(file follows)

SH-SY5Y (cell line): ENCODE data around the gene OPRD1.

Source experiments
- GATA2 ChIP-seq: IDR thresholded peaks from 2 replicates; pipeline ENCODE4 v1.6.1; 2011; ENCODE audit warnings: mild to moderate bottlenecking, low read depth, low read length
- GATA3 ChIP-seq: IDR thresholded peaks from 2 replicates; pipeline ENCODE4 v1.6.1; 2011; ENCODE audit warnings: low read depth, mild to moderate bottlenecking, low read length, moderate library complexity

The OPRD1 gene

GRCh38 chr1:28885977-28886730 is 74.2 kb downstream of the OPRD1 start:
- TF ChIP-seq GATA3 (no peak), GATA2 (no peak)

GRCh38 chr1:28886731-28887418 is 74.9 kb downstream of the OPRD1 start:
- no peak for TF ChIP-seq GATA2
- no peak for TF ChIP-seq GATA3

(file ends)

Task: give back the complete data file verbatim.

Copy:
SH-SY5Y (cell line): ENCODE data around the gene OPRD1.

Source experiments
- GATA2 ChIP-seq: IDR thresholded peaks from 2 replicates; pipeline ENCODE4 v1.6.1; 2011; ENCODE audit warnings: mild to moderate bottlenecking, low read depth, low read length
- GATA3 ChIP-seq: IDR thresholded peaks from 2 replicates; pipeline ENCODE4 v1.6.1; 2011; ENCODE audit warnings: low read depth, mild to moderate bottlenecking, low read length, moderate library complexity

The OPRD1 gene

GRCh38 chr1:28885977-28886730 is 74.2 kb downstream of the OPRD1 start:
- TF ChIP-seq GATA3 (no peak), GATA2 (no peak)

GRCh38 chr1:28886731-28887418 is 74.9 kb downstream of the OPRD1 start:
- no peak for TF ChIP-seq GATA2
- no peak for TF ChIP-seq GATA3